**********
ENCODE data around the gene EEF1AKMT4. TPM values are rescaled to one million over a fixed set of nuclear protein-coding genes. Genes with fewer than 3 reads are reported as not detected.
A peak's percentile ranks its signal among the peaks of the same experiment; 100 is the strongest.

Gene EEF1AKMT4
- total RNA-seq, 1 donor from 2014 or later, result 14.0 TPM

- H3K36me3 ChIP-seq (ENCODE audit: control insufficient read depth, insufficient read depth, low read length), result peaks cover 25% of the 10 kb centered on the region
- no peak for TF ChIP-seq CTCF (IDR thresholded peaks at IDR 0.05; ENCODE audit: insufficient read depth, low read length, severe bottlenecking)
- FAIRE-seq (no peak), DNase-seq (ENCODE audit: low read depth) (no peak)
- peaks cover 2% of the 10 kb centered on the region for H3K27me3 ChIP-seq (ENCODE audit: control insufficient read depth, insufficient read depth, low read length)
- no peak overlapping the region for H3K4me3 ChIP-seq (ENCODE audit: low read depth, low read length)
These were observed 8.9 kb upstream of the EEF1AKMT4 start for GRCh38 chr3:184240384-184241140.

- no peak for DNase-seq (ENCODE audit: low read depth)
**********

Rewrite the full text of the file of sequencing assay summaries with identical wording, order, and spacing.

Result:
ENCODE data around the gene EEF1AKMT4. TPM values are rescaled to one million over a fixed set of nuclear protein-coding genes. Genes with fewer than 3 reads are reported as not detected.
A peak's percentile ranks its signal among the peaks of the same experiment; 100 is the strongest.

Gene EEF1AKMT4
- total RNA-seq, 1 donor from 2014 or later, result 14.0 TPM

- H3K36me3 ChIP-seq (ENCODE audit: control insufficient read depth, insufficient read depth, low read length), result peaks cover 25% of the 10 kb centered on the region
- no peak for TF ChIP-seq CTCF (IDR thresholded peaks at IDR 0.05; ENCODE audit: insufficient read depth, low read length, severe bottlenecking)
- FAIRE-seq (no peak), DNase-seq (ENCODE audit: low read depth) (no peak)
- peaks cover 2% of the 10 kb centered on the region for H3K27me3 ChIP-seq (ENCODE audit: control insufficient read depth, insufficient read depth, low read length)
- no peak overlapping the region for H3K4me3 ChIP-seq (ENCODE audit: low read depth, low read length)
These were observed 8.9 kb upstream of the EEF1AKMT4 start for GRCh38 chr3:184240384-184241140.

- no peak for DNase-seq (ENCODE audit: low read depth)